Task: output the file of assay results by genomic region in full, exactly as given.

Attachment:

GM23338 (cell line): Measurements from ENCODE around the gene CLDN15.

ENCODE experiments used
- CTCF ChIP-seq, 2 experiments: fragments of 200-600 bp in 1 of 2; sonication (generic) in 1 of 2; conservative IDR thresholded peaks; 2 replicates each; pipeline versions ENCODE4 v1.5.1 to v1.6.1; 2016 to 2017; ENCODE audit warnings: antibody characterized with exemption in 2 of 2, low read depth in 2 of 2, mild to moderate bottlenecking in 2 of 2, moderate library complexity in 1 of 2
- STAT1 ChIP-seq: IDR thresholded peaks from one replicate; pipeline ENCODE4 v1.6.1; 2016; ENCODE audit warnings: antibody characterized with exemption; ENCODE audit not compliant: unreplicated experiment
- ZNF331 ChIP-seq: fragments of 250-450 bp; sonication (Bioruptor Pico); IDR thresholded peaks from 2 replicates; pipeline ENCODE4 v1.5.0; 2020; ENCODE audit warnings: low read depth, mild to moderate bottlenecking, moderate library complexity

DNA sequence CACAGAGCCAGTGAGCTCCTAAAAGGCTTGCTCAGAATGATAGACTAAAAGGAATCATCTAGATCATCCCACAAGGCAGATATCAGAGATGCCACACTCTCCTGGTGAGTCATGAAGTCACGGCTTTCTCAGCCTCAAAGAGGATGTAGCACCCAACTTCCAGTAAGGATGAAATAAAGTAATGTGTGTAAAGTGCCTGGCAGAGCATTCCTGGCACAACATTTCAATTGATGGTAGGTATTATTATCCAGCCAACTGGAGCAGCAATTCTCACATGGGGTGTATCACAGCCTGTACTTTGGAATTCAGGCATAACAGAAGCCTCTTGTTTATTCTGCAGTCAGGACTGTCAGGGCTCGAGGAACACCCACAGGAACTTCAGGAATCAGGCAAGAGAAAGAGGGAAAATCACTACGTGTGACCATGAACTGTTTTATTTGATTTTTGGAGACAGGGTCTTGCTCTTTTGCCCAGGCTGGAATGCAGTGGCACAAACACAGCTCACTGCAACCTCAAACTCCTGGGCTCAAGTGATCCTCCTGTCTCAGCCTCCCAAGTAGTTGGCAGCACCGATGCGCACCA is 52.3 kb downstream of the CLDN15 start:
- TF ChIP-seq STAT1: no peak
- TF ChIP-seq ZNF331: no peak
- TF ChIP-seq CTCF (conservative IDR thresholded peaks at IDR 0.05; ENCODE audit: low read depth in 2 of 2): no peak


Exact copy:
GM23338 (cell line): Measurements from ENCODE around the gene CLDN15.

ENCODE experiments used
- CTCF ChIP-seq, 2 experiments: fragments of 200-600 bp in 1 of 2; sonication (generic) in 1 of 2; conservative IDR thresholded peaks; 2 replicates each; pipeline versions ENCODE4 v1.5.1 to v1.6.1; 2016 to 2017; ENCODE audit warnings: antibody characterized with exemption in 2 of 2, low read depth in 2 of 2, mild to moderate bottlenecking in 2 of 2, moderate library complexity in 1 of 2
- STAT1 ChIP-seq: IDR thresholded peaks from one replicate; pipeline ENCODE4 v1.6.1; 2016; ENCODE audit warnings: antibody characterized with exemption; ENCODE audit not compliant: unreplicated experiment
- ZNF331 ChIP-seq: fragments of 250-450 bp; sonication (Bioruptor Pico); IDR thresholded peaks from 2 replicates; pipeline ENCODE4 v1.5.0; 2020; ENCODE audit warnings: low read depth, mild to moderate bottlenecking, moderate library complexity

DNA sequence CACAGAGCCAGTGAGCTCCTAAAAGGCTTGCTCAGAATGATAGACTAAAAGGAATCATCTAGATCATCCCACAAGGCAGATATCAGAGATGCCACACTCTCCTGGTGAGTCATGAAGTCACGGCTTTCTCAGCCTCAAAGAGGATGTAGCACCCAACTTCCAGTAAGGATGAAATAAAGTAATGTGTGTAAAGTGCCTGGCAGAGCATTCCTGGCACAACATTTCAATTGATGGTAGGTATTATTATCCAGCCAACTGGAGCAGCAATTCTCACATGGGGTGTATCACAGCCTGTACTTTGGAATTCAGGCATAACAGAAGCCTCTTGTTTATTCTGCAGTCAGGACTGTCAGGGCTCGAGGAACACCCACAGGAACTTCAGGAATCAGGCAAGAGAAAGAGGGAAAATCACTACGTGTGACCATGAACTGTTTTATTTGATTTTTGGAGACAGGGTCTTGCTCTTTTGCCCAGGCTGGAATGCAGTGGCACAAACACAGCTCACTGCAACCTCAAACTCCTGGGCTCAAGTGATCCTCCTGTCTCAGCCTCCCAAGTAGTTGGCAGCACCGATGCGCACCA is 52.3 kb downstream of the CLDN15 start:
- TF ChIP-seq STAT1: no peak
- TF ChIP-seq ZNF331: no peak
- TF ChIP-seq CTCF (conservative IDR thresholded peaks at IDR 0.05; ENCODE audit: low read depth in 2 of 2): no peak